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“The main thing we’re doing is trying to reach out into the community, trying to find any homeless who haven’t come in from the weather yet,” said Rob Tart, the CEO and President of the Durham Rescue Mission.
Tart said they are less concerned about the drop in temperatures and wind as they are about precipitation.
“It’s hypothermia and frostbite. There’s been many times people have come in seasons like this, they’ve damaged their hands, they’ve damaged their toes,” Tart said.
He added that nobody in need will be turned away, and people do not need to register or sign-up for programs to access shelter or a hot meal; however, they will need to leave the following morning if they do not partake in a service. Tart explained that residential clients will be separated from people seeking shelter overnight due to COVID-19 concerns, adding the pandemic has created an obstacle in connecting with people experiencing homelessness.
“There’s just been more fear. Even this whole two years, there’s been a lot of the homeless who have been afraid to come into any kind of congregate setting like this. And we’ve noticed that,” Tart said.
Friday, Ari Schein, interim chief emergency manager for Durham County, explained he had met with the Public Health director and Social Services staff to discuss shelter protocols and plans.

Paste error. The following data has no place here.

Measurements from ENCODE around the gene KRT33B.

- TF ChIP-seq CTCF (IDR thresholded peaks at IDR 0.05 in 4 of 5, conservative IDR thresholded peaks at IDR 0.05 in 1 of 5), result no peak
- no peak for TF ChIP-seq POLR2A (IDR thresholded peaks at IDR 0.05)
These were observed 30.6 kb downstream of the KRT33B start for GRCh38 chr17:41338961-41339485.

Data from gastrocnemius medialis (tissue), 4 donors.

“If you are not, for example, medically-dependent or have other needs, then we’ll be able to get you in. And if there are additional needs of getting you someplace more fit for your circumstances, then those announcements will be made at the time we open the shelter,” said Schein.
Schein explained if they do open their shelters, they will be enforcing the county’s existing mask mandate.
“There may be a quarantine or isolation section of the shelter, there may be a general population section of the shelter,” said Schein.
He urged people to alter travel plans Sunday and to stay off the roads. People should double-check flashlights and batteries, and make sure they have non-perishable food, bottled water, and medications if necessary.
In the event of a power outage, Schein said people need to take precautions in seeking heating sources.
“Space heaters are responsible for (a lot) of fires, (such as) the fire in New York City recently in a 19-story structure. Also there’s carbon monoxide gas that will be given off by most heating devices, which includes your stove if you’re trying to stay warm. So please if you can’t maintain yourself with the ability to stay warm, don’t ask improvised methods. That’s when you need to reach out, and if we need to get you some place, we’ll be able to do so,” said Schein.
Instead, people should layer up with sweaters, jackets, blankets, hats and gloves. Closing blinds and curtains can prevent drafts, as can putting towels or blankets near cracks in doors.
In the event you need an alternate place to stay, the CDC suggested finding a hotel or smaller facility first rather than a large congregate setting. If you do seek shelter in any congregate setting, make sure to bring masks, and alert staff if you have any COVID-19 symptoms.
For people interested in contributing to The Durham Rescue Mission, they are in need of undergarments like socks, as well as toiletries including toothpaste and toothbrushes.
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